Butterfly: Wingspan: ¾ - 1 inch (2.2 - 2.5 cm.). This is the smallest of the Amblyscirtes skippers. It is often confused with Common and Bell's Roadside Skippers. The wing fringes are checkered with blocks of black and white. Dorsally, males are dark black to brown with a variable number of distinctive white dots. Females are not as well-marked as males. The underside (hindwing) of both sexes is spattered with tiny bluish-gray flecks. The antennal clubs are blunt, without a tapered extension.
ID TIp: The blunt antennal clubs are diagnostic.
Egg: Pale eggs are laid singly.
Caterpillar: Head is light colored with chestnut brown stripes. Body is frosted with white. Folds over a part of host leaf or ties blades together to make a shelter.
The Dusky Roadside Skipper is one of the most difficult skippers to locate, even in areas where it is known to have an active population. Its flight is rapid and very close to the ground: it may occassionally be found at flowers. In our area, there are probably three broods.
This secretive skipper is found in disjunct populations from southeast Virginia south to Florida, and west to E. Texas.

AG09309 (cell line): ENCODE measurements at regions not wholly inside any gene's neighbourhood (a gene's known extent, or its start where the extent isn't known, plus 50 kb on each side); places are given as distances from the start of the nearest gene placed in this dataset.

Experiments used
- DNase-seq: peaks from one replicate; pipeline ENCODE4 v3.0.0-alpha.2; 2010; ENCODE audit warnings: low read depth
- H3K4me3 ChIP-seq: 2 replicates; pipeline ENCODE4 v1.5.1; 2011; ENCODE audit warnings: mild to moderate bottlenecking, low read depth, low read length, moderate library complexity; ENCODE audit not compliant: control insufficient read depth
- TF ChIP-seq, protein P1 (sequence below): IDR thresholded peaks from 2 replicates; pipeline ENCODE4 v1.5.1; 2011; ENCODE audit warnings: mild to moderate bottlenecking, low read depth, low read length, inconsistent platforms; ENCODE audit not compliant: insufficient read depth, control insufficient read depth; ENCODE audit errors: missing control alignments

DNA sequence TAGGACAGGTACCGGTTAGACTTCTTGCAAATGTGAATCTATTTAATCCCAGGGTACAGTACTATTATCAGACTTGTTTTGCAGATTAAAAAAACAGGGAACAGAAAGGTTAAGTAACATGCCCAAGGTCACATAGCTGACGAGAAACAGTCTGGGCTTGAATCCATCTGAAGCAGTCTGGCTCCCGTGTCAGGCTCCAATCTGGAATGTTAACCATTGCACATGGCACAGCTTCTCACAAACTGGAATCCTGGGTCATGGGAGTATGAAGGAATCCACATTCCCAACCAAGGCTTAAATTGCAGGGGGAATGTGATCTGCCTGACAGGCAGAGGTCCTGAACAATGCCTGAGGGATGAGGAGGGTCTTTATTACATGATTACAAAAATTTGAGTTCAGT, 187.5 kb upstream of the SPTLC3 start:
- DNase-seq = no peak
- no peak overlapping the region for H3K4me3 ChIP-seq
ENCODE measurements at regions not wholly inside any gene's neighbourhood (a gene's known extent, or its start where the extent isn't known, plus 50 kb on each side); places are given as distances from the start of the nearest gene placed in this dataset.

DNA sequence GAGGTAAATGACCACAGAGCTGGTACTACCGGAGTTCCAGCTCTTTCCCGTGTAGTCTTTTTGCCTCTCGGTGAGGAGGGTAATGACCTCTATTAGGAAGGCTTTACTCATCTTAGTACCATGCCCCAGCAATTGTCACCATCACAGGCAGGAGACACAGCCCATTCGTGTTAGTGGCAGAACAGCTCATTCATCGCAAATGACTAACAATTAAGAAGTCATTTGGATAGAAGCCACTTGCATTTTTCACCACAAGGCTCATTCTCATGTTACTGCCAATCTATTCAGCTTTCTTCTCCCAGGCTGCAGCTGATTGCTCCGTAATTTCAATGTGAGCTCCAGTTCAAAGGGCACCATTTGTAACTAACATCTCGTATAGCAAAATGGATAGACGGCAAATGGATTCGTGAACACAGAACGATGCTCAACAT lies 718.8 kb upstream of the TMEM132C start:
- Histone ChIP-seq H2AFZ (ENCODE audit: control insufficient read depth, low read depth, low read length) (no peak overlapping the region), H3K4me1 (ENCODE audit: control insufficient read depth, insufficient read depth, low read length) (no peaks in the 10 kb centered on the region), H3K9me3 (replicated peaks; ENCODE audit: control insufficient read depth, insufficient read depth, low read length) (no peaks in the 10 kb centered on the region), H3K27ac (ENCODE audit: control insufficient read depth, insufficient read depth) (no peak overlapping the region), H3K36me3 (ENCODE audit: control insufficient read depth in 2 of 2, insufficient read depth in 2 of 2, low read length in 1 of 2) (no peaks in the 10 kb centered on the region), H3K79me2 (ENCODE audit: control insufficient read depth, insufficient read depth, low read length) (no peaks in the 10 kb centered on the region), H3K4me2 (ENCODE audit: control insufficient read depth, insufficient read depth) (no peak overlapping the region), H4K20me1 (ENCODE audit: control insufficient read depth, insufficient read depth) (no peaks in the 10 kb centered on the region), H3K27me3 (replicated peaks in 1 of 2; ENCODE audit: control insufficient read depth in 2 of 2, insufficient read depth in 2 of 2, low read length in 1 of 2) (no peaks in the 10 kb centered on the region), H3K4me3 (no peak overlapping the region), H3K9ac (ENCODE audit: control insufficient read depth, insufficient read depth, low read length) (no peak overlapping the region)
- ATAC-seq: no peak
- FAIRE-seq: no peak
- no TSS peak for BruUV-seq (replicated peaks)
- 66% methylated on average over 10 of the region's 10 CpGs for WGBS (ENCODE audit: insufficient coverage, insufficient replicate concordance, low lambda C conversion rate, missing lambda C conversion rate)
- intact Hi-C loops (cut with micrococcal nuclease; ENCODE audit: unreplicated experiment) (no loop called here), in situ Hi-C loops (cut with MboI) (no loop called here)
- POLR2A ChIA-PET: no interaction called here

A dot on the county map indicates that there is at least one documented record of the species within that county. In some cases, a species may be common throughout the county, in others it may be found in only a specific habitat. The High Count information shows the highest numbers recorded for this species as well as when and where they occurred.
The sightings bar graphs depict the timing of flight(s) within each of three geographic regions. Place your cursor on a bar within the graph to see the number of individuals recorded during that period.
The abundance calendar displays the total number of individuals recorded within each week of the month. Both the graphs and the calendar are on based data collection that began in 2000.
The records analyzed here are only a beginning. As more data is collected, these maps and graphs will paint a more accurate picture of distribution and abundance in Alabama. Submit your sightings to firstname.lastname@example.org.
Sightings in the following counties: Baldwin, Bibb, Escambia
View county names by moving the mouse over a county or view a map with county names
Grassy pine flatwoods, savannas, and sandhills, especially in areas where Wiregrass (Aristida) is found. Typically associated with longleaf pine habitats.
Bearded Skeleton Grass (Gymnopogon ambiguus) is reported in Florida and has been documented in Alabama.
For more information about these plants, please visit the Alabama Plant Atlas using the links above.
Click on individual photos to view a larger version that includes photo credits, county, and date.
Photos with comments are indicated by a small, tan dot on the bottom right.